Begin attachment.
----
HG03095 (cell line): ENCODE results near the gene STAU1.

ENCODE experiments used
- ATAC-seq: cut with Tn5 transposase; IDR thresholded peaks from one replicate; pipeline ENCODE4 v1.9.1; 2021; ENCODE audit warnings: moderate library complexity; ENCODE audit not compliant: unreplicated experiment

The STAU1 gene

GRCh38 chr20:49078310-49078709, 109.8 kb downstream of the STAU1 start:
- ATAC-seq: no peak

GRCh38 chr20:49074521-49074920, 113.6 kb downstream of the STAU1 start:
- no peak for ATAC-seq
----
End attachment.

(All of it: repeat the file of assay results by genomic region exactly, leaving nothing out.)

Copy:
HG03095 (cell line): ENCODE results near the gene STAU1.

ENCODE experiments used
- ATAC-seq: cut with Tn5 transposase; IDR thresholded peaks from one replicate; pipeline ENCODE4 v1.9.1; 2021; ENCODE audit warnings: moderate library complexity; ENCODE audit not compliant: unreplicated experiment

The STAU1 gene

GRCh38 chr20:49078310-49078709, 109.8 kb downstream of the STAU1 start:
- ATAC-seq: no peak

GRCh38 chr20:49074521-49074920, 113.6 kb downstream of the STAU1 start:
- no peak for ATAC-seq